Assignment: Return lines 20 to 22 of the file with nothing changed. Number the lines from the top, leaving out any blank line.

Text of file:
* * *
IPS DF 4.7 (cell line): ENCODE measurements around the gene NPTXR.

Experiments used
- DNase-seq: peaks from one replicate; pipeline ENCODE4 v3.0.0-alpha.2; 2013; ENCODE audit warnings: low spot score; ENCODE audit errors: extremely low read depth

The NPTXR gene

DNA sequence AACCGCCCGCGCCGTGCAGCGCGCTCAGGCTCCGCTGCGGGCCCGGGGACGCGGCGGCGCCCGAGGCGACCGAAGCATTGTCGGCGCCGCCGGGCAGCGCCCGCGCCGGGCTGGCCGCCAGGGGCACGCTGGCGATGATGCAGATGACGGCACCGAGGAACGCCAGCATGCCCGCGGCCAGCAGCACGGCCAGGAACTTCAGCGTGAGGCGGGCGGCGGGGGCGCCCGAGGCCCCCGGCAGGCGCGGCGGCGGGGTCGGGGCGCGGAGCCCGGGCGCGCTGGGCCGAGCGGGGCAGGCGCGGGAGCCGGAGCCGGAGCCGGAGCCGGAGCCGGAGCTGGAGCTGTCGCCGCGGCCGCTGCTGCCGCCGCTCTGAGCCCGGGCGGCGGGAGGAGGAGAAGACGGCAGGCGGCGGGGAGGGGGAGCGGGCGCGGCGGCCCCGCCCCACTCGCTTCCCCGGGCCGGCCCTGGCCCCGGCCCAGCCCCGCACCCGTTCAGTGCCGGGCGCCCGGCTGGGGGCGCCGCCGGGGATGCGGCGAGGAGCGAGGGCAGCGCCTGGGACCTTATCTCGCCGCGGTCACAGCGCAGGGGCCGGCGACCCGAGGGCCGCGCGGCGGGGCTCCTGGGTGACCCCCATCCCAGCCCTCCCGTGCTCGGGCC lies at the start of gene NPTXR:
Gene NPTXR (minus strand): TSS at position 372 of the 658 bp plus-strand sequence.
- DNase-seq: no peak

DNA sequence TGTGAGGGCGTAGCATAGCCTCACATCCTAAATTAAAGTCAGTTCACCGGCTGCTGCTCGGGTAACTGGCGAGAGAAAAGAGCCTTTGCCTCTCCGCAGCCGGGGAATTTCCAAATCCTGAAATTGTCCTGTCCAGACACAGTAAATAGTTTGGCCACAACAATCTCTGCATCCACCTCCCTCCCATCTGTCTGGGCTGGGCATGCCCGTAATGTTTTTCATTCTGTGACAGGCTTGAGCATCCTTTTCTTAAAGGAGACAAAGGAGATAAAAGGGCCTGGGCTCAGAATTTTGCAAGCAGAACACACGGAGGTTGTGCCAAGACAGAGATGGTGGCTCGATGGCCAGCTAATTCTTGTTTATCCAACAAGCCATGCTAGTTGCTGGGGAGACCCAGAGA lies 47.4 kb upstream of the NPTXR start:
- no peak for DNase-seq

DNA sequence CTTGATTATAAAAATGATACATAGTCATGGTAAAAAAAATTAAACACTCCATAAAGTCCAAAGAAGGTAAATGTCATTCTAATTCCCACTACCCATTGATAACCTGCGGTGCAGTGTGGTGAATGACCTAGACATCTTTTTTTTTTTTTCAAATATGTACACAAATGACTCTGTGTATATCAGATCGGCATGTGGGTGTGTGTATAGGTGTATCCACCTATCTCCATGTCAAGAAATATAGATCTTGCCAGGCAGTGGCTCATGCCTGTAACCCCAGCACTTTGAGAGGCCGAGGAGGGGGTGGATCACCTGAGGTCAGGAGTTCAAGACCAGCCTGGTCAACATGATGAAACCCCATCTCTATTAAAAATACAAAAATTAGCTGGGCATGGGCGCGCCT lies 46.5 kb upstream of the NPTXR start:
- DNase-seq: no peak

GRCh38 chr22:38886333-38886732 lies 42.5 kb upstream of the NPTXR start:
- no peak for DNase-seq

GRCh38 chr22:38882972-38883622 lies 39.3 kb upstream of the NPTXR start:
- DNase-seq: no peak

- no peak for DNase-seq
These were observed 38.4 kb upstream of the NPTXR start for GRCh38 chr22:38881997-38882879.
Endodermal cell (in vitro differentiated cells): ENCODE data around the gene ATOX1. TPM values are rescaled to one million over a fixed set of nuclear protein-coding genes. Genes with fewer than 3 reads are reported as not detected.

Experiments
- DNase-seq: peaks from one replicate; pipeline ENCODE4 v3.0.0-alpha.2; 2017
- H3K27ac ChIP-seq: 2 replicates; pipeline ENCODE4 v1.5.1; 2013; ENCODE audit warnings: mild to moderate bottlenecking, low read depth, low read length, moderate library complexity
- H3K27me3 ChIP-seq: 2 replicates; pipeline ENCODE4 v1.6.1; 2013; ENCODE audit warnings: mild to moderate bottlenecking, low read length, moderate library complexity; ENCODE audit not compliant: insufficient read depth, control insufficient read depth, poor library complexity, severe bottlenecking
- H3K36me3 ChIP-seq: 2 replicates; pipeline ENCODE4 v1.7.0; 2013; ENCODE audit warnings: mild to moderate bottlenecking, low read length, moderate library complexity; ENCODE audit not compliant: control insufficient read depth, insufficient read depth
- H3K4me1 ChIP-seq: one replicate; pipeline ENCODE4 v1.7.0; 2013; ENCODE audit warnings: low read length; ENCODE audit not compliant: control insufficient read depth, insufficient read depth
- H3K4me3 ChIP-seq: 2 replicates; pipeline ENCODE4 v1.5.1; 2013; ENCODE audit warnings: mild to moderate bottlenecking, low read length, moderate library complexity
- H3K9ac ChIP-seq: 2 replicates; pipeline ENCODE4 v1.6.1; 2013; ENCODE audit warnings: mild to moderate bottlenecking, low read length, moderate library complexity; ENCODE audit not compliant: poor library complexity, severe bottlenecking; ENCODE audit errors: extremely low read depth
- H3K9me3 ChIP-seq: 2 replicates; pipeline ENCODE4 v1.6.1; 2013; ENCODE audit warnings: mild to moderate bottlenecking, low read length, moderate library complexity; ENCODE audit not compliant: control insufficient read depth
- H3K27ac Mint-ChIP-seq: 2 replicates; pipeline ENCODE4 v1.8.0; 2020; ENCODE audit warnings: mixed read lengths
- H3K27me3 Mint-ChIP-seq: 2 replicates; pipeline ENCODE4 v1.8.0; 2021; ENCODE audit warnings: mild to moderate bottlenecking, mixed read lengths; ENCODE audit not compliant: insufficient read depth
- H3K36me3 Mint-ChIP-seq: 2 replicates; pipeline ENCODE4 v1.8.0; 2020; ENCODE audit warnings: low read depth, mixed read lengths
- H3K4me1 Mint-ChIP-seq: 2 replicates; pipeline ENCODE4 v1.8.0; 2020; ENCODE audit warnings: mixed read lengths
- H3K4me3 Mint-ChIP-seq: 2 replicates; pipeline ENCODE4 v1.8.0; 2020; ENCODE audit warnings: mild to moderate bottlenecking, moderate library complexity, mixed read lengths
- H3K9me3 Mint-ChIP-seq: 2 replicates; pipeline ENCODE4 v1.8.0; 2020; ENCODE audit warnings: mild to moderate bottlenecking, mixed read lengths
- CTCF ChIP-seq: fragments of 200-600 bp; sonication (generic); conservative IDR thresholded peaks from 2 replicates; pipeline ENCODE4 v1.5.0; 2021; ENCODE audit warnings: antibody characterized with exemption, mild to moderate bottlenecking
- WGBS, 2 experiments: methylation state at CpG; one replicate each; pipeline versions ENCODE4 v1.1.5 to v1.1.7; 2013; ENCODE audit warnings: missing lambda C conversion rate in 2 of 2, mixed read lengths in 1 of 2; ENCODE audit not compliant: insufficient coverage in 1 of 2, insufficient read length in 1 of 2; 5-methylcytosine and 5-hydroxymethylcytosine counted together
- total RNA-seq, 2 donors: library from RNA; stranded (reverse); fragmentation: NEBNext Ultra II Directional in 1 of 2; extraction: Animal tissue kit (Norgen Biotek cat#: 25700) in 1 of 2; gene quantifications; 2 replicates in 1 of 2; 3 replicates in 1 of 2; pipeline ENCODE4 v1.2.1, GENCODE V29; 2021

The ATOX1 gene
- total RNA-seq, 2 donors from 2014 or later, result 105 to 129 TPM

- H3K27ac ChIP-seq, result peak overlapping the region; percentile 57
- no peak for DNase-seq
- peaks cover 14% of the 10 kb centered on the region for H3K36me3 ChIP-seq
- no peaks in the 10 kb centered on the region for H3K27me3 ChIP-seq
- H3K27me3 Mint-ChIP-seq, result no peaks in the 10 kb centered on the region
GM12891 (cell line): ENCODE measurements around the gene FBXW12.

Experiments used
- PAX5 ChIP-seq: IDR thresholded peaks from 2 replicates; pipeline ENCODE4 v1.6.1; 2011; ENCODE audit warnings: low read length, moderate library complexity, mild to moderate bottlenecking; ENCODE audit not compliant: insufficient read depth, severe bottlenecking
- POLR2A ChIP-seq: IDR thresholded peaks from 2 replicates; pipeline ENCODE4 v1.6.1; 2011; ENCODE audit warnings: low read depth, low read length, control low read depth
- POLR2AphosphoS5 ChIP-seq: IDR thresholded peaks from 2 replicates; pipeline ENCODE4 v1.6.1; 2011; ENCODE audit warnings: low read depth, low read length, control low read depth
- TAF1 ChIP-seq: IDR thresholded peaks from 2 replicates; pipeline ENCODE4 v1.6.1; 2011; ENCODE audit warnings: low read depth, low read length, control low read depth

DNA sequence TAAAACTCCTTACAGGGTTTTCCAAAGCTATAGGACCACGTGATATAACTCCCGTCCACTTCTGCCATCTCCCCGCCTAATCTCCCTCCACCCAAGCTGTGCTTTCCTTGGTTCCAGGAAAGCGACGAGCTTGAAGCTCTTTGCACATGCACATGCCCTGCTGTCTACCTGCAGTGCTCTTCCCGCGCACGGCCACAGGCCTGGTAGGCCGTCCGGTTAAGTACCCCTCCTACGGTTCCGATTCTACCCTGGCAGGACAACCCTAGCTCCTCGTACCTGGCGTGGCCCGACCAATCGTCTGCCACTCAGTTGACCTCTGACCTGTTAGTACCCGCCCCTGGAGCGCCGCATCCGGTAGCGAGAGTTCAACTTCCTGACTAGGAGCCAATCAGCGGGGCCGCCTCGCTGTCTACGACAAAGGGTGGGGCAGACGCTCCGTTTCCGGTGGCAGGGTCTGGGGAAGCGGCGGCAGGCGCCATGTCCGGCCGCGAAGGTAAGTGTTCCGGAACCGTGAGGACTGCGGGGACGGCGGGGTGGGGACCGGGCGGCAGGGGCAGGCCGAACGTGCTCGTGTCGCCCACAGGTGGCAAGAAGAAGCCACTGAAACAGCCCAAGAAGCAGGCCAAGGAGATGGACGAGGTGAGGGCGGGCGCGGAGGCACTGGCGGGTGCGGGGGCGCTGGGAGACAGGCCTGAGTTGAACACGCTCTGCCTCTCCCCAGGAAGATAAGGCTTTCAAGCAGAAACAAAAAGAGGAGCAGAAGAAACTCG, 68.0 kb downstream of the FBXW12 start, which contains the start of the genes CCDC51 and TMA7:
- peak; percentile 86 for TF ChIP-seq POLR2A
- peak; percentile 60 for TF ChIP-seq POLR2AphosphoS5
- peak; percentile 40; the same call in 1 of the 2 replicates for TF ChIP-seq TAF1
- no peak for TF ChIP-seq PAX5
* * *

- DNase-seq: peaks from one replicate; pipeline ENCODE4 v3.0.0-alpha.2; 2017
- H3K27ac ChIP-seq: 2 replicates; pipeline ENCODE4 v1.5.1; 2013; ENCODE audit warnings: mild to moderate bottlenecking, low read depth, low read length, moderate library complexity
- H3K27me3 ChIP-seq: 2 replicates; pipeline ENCODE4 v1.6.1; 2013; ENCODE audit warnings: mild to moderate bottlenecking, low read length, moderate library complexity; ENCODE audit not compliant: insufficient read depth, control insufficient read depth, poor library complexity, severe bottlenecking